“I just hope people turn out and vote for the local candidates,” Hunt said. “Hopefully vote for the person, not just the straight ticket. We’ve got some good people running. I hope people consider that.”
In addition to the state representative race, Libertarians are on the ballot for state treasurer, auditor and secretary of state. The SOS office is particularly important to the state party: per state law, if 2 percent of the vote is earned for the Libertarian, it secures the party will have access to placing names on ballots for the next four years.
Smith said even if people lean Libertarian, many will vote for a major party. Smith hopes the party can continue to add more Libertarians to the ballot to give people who stand for limited government a choice.
“I’ve had people who said, ‘I’m not going to vote for the incumbents this year,’” Smith said. “Good, because we’re not the incumbents.”
While Nick Gulling is used to hearing chatter this time of year about the election, it’s been quiet. Gulling, the former Republican sheriff, said a lot of people will just sit this election out.
“That’s one of the reasons why the Republican Party needs to maybe do a little more as far as encouraging people to vote,” Gulling said. “It doesn’t seem to be a topic of conversation at restaurants and things when you meet people in the morning. Everyone is talking about something else. Maybe after the holiday, there’ll be some (campaigning), but there’s not a lot of incentive to do a lot.”
2014 GENERAL ELECTION CANDIDATES
U.S. representative, district 6: Susan Hall Heitzman, D; Luke Messer*, R; Eric Miller, L
Treasurer of state: Mike Boland, D; Michael L. (Mike) Jasper, L; Kelly Mitchell, R
Auditor of state: Michael A. Claytor, D; Suzanne Crouch*, R; John Schick, L
Secretary of state: Connie Lawson*, R; Karl Tatgenhorst, L; Elizabeth “Beth” White, D
State representative, district 88: Brian C. Bosma*, R
State representative, district 53: Robert W. Cherry*, R; Ben Parker, L
State representative, district 57: Sean Eberhart*, R
Hancock County Superior Court 1 judge: Terry K. Snow*, R
Hancock County Superior Court 2 judge: Dan E. Marshall*, R
Hancock County prosecutor: Brent E. Eaton, R
Hancock County sheriff: Michael G. Shepherd*, R
Hancock County recorder: Debra A. Carnes*, R
Hancock County clerk: Marcia Moore*, R
Hancock County assessor: Mary A. Noe*, R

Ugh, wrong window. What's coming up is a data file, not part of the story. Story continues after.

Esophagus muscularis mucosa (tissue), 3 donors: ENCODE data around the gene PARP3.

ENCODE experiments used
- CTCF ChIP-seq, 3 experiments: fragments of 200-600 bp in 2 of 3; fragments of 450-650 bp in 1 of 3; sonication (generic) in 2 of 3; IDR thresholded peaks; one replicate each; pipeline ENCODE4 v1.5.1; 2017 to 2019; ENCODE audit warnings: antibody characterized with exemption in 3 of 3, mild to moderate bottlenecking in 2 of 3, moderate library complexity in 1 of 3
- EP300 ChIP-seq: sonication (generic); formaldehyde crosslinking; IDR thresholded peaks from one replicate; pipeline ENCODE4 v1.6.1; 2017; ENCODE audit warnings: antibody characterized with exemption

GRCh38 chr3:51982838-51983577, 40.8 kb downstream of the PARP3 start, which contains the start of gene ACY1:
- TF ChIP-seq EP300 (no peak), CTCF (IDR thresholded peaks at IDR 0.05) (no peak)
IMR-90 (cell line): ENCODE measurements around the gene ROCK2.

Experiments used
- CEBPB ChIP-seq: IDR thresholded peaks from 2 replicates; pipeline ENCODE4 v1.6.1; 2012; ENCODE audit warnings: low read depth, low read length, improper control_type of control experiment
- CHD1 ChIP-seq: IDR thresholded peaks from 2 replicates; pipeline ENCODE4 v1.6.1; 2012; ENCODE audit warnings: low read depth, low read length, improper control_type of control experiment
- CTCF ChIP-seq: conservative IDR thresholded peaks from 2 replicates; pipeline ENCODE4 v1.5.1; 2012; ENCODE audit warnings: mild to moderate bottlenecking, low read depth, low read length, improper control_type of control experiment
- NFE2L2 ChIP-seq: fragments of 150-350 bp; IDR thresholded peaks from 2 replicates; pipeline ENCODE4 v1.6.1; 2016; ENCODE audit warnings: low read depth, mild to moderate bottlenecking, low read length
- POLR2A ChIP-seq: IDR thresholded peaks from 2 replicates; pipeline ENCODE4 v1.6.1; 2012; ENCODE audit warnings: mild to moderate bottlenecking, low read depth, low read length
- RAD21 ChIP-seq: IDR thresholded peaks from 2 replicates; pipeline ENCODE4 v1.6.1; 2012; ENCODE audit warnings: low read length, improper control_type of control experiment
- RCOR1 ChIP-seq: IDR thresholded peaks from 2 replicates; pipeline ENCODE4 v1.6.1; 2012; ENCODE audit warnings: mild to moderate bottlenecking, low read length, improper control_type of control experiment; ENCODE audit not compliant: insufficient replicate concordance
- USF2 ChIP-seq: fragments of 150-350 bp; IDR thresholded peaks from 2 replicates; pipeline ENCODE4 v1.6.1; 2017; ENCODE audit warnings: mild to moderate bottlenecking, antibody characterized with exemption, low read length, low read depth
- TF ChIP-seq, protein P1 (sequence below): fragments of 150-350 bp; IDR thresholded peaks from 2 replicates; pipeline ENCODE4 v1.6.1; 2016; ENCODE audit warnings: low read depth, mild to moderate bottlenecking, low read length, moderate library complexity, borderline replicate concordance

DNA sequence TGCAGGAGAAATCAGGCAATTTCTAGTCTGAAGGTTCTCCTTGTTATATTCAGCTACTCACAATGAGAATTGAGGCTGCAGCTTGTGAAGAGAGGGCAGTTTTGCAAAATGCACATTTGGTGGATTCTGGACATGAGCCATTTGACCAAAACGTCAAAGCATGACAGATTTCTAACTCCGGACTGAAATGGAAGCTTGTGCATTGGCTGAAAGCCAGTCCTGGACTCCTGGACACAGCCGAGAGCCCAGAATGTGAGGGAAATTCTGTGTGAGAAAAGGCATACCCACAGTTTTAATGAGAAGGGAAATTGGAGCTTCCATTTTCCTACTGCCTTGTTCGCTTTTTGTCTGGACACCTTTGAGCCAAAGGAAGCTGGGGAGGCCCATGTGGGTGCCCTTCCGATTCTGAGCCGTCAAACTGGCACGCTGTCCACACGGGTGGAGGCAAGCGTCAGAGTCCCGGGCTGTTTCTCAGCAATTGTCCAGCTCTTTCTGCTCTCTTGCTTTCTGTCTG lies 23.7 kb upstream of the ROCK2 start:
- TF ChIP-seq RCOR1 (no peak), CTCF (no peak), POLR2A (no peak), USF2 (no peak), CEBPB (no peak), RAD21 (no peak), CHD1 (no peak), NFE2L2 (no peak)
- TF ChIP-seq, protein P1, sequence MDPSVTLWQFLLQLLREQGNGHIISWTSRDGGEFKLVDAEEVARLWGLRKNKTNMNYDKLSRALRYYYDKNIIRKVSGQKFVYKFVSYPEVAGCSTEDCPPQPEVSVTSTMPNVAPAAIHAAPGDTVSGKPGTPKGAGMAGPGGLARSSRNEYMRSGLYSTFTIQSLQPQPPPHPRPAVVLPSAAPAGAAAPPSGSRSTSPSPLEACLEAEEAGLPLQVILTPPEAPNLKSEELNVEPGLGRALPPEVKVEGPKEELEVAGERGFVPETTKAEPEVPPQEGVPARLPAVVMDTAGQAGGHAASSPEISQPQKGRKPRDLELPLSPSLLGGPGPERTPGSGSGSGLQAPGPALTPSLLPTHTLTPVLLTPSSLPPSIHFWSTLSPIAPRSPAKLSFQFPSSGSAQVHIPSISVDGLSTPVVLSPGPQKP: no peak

Hancock County auditor: Robin Lowder*, R
Hancock County surveyor: Susan A. Bodkin*, R
Hancock County commissioner, district 2: Marc Huber, R
Hancock County Council, district 1: John Jessup*, R; Earl R. Smith, D
Hancock County Council, district 2: Thomas E. Roney*, R
Hancock County Council, district 3: James Shelby*, R; Michael Tucker, D
Hancock County Council, district 4: William Bolander*, R; Michael G. Merlau, D
Fortville Town Council, at-large: William Hiday*, R
Fortville Town Council, district 2: Robert Holland*, R
McCordsville Town Council, at-large (two open seats): Maxwell A. (Max) Meise*, R; Barry Wood*, R
Blue River Township trustee: Daniel R. Engleking, R
Blue River Township board: Paul E. Cooper, R; Diane Cook, R; Matthew Matlock, D; John Priore, R
Brandywine Township trustee: Sandra S. Matthias, R
Brandywine Township board: Kevin W. Bates, R; Marc Hill, R; Craig Moore, R
Brown Township trustee: Katharina Katie Lewman*, R
Brown Township board: Kyle Hart*, R; Denny W. Oakes, R; Mark Grass*, R
Buck Creek Township trustee: Melvin Branson*, R; Donald B. Waymire, D
Buck Creek Township board: John F. Forcum, R; Erin Harsin-Jordan, R; Gene P. Springer*, R
Center Township trustee: Ronald D. Horning*, R
Center Township board: Fred Dunlevy, R; Steven B. Leonard*, R; Guy Titus*, R
Green Township trustee: Lisa Mohr, R
Green Township board: Stephanie Jones*, R; Todd Stephenson, R; Ronald D. Stamps, R
Jackson Township trustee: Robert W. McDaniel*, R
Jackson Township board: Judith McClarnon Brown*, D; Robert Engleking*, R; Keith A. Wilson*, R
Sugar Creek Township trustee: Robert E. Boyer*, R
Sugar Creek Township board: Matthew T. Holland, R; Douglas A. Duggar, R; Ron Sanders*, R
Vernon Township trustee: James M. Nolte*, R; Brandon Perry, D
Vernon Township board: Marybeth Sears, R; Gary P. Sharett, R; Andrew D. Smith, R; Danielle Patterson, D
Southern Hancock school board, district 3: Craig S. Wagoner Sr.*, Gayle L. Beebe
Southern Hancock school board, district 5: Brian S. McKinney*
Greenfield-Central school board, district 2: Steve Menser*
Greenfield-Central school board, district 3: Retta M. Livengood*
Eastern Hancock school board, district 1: Thomas W. Younts*, Tamara S. Settergren
Eastern Hancock school board, at-large: Michael S. Lewis*
Mt. Vernon school board, at-large (two open seats): Shannon J. Walls, Kellie L. Freeman
Bold denotes contested race
Source: Hancock County